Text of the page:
Grateful for Intolerance

Published March 27, 2015 by lynn k scott

Grateful for intolerance?  Who would really be grateful for that?   I have yet to do is clarify that statement, which will put the ‘intolerance’ in perspective.

For a variety of reasons, I have yet to receive an official diagnosis, but I am someone who cannot consume gluten without paying some pretty severe penalties.  I hesitantly say official diagnosis because I am acutely aware of how my body reacts:  the pain, the not-so-nice bodily functions that result, the inability to stay awake, the inability to sit up or rest comfortably, the bloating (as in a full pants-size) and a myriad of other symptoms.  I know I need to seek out a medical professional to assist in managing my condition, whatever those who “practice” medicine choose to call it.

Around this time two years ago, marks when my symptoms peaked.  I spent several times in one week, getting up in the middle of the night, going downstairs as to not wake my husband, curled up in the fetal position on the throw rug in the livingroom, literally praying for death through my tears.  Not having health insurance meant I had to make a choice to suffer at home or risk thousands of dollars for an emergency room visit they may or may not be successful in removing the torment I suffered from.

Seems a bit far-fetched doesn’t it?  Yet, countless others know exactly what I am speaking of.  Whether it’s a “simple” gluten intolerance or actual Celiac’s Disease, it’s not a fad, it’s not made up, it’s not a weight-loss gimmick.  It’s real!

I never considered a simple protein could cause such discomfort and pain.  It wasn’t until a friend knew of my suffering suggested I try to go gluten-free for two weeks.  I was literally ready to try anything.  Luckily, this option was painless and didn’t require lots of money to try.

Two weeks went by and my symptoms weren’t gone, but the debilitating pain was.  I took to making an honest, gluten-free effort, in my eating habits.  While it meant reading more labels, it wasn’t a big deal to me.  I was a vegetarian for nine years.  I was a label-reading-holic.  It was second nature.

Two years later, I am still as gluten-free as possible.  I’ve lost and kept off 40 lbs.  I once read a weight loss article regarding sacks of potatoes and using them a reference for losing 10-lbs. If you’ve lost 10-lbs, you’ll have a decent, physical representation of what was on your body.  Try looking at four of those bad-boys.  I was secretly impressed with this “side effect”.

Is maintaining a gluten-free diet easy?  Yes and no.  It has helped me continue my quest in eating better.  It affords me the opportunity to make even more homemade dishes; not just for me but my family as well.  I eat less processed foods than ever before.  I can’t really say that’s a bad thing either.

Granted, my food bill has gone up, esp. where alternative flours are concerned or buying something pre-made that is gluten-free.  It can be frustrating when I want something “quick” to eat and I can’t just grab a cookie.  Please don’t suggest a piece of fruit or a salad.  Believe me, I get more than enough of those foods.

Over all, I am grateful for my intolerance or perhaps, disease.  I will work on getting that official diagnosis.  As you know, I have issues with the medical community and need to find the right doctor who actually understands my symptoms and treatments.  I don’t need “I don’t knows”. I need a doctor who can see the long-term goal of managing my food-related journey so I remain as symptom-free as possible.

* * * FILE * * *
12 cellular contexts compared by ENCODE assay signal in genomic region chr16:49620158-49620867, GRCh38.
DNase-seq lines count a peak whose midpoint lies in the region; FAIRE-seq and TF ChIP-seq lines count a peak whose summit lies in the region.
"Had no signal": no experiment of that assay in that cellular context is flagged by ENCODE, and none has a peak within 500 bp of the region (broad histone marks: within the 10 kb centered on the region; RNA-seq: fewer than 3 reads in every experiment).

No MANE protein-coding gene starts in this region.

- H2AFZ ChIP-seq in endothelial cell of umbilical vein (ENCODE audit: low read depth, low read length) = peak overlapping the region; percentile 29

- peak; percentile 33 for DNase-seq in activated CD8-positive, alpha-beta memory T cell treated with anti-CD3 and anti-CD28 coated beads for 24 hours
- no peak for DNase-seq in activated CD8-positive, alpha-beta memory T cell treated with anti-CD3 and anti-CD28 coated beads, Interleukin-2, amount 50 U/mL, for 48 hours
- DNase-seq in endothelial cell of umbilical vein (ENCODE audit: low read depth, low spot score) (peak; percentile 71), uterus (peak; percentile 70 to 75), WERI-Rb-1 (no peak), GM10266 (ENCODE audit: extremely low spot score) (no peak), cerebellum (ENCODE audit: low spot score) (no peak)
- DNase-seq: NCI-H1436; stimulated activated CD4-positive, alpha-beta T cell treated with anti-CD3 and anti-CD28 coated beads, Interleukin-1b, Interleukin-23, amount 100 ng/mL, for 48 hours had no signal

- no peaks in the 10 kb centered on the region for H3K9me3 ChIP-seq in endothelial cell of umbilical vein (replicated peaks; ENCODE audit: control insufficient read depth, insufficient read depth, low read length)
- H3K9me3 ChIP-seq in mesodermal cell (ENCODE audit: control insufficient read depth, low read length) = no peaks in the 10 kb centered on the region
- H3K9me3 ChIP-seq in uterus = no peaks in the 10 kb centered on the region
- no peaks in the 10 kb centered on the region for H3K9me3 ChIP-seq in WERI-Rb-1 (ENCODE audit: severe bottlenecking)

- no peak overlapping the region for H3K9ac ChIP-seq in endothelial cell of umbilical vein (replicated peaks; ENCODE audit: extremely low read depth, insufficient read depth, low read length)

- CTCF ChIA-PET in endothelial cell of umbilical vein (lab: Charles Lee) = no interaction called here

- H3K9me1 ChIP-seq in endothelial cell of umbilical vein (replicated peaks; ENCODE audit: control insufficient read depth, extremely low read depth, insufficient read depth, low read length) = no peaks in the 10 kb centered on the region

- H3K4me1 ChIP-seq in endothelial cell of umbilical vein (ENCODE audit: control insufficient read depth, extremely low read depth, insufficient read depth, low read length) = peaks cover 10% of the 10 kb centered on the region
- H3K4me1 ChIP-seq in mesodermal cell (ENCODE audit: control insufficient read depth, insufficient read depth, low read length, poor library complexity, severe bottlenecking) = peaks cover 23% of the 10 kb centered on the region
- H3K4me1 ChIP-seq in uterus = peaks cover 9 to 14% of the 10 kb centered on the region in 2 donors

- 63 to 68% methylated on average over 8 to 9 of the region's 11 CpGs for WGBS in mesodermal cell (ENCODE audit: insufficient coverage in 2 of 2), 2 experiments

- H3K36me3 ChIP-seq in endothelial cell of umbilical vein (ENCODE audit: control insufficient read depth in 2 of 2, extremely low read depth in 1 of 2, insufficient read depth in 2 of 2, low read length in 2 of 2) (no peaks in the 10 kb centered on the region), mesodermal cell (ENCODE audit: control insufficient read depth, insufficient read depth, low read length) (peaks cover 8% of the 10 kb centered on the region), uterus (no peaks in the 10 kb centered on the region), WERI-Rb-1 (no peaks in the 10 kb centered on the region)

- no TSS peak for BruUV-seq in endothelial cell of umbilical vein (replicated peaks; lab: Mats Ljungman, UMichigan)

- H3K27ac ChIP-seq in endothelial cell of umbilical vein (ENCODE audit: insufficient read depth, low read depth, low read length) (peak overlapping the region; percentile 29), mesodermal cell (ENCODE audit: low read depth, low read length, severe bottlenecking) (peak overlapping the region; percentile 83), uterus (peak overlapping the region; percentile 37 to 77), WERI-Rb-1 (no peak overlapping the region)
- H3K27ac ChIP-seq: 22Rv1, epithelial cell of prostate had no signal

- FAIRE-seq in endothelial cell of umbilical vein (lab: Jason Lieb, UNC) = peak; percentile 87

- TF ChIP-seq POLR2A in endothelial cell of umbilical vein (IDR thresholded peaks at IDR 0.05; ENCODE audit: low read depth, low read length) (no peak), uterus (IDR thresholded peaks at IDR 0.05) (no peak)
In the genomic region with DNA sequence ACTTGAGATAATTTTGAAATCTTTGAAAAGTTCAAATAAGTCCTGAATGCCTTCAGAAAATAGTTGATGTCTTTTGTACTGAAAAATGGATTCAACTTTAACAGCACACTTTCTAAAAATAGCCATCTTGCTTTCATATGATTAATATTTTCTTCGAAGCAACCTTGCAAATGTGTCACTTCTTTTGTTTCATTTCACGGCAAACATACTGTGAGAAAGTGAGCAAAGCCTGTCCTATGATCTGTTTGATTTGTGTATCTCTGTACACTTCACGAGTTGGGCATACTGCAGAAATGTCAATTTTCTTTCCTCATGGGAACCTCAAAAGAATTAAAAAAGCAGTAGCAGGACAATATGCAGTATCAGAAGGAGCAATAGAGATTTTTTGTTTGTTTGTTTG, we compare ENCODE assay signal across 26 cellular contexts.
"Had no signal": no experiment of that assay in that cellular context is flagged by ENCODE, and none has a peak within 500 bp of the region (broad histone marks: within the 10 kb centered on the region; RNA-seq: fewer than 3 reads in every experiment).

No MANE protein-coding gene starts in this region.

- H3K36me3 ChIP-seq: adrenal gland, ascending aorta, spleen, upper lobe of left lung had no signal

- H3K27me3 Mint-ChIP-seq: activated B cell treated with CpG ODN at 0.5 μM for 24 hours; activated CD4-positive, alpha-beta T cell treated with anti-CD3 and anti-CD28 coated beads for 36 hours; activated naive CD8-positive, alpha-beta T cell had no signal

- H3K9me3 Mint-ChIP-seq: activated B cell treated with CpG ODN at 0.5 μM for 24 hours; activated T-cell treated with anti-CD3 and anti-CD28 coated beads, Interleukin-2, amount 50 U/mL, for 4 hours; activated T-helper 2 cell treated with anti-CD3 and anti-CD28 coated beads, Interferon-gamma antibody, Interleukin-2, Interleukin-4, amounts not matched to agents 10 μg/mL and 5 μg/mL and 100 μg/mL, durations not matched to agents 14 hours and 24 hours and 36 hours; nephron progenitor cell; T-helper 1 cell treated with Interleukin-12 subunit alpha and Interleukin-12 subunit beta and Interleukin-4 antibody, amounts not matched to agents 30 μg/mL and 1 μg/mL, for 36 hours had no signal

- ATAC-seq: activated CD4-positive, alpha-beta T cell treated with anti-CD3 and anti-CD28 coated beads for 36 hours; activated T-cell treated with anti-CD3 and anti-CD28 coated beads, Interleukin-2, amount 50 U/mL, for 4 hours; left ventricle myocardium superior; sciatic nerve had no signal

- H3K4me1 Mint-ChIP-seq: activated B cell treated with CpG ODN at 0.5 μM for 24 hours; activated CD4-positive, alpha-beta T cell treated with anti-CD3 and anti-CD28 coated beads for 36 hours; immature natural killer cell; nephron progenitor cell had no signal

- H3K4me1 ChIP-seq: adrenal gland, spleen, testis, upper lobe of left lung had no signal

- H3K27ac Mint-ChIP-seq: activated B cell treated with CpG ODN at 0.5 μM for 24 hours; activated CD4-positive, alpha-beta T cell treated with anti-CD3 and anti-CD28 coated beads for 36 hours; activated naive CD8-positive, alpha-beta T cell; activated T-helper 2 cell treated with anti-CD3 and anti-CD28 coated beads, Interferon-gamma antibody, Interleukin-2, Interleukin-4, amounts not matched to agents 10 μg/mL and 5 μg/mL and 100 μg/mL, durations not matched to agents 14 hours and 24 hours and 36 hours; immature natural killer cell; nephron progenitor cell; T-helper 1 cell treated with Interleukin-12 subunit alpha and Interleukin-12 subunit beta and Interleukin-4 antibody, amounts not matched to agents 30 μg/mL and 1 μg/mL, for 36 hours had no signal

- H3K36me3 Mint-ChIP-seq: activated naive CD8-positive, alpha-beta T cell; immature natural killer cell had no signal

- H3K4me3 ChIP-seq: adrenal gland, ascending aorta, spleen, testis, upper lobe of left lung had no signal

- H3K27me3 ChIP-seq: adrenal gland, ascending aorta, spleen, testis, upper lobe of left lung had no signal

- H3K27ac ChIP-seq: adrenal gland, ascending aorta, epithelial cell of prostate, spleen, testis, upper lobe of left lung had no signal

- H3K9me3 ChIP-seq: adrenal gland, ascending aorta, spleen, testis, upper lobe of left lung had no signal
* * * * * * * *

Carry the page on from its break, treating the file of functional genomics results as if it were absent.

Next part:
You now have a glimpse inside the gluten-intolerance world.  I have spared you the really gross details with a glossed-over version.  I think it’s best for all concerned.  After all, some of you could be eating while reading this. Please remember, the majority of us with intolerance or Celiac’s aren’t being difficult in restaurants.  Just because we don’t go into anaphylactic shock upon ingestion of a bagel or piece of bread, doesn’t mean we won’t be sick after we get home (if we make it home before symptoms set in).  Please be tolerant in that regard.  I’m not as grateful for public intolerance for an issue they are typically clueless about.

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2 comments on “Grateful for Intolerance

  • Celiac’s Disease and Gluten Intolerance is absolutely real. Anyone saying differently does not have a basic grasp of people and science. However, as with ANY condition, especially those recently receiving attention; there is a fad element to it. People who are not feeling well often grasp at straws and self-diagnose. Hypochondria is also a common condition. Corporations are only adding to the fad nature by marketing obviously gluten-free products with the gluten-free label. (Bottled water, for example.) But that certainly doesn’t mean that you are not genuinely gluten intolerant, and nobody should judge you for how you feel. As always, thanks for the thought-provoking post.

    Liked by 1 person

    • That’s why I’m trying to think positively about this. There is definitely something wrong. Gluten is a common denominator. Luckily (perhaps not), my family has a multitude of food allergies and elimination diets are second nature. I had no problem seeing what did and didn’t work. You would be surprised how often people act like they are being hugely inconvenienced because of a menu change request. One waitress actually rolled her eyes at me. I corrected her right quick on that one. One manager suggested I have wheat noodles as a replacement as they didn’t have gluten-free. *Face Palm*. I wanted to fire her as she had no business working in a restaurant and not having an inkling, esp. these days.
      And thanks….I try to put different spins on topics for people to at least thing, “hmmm…ok”.

      Like

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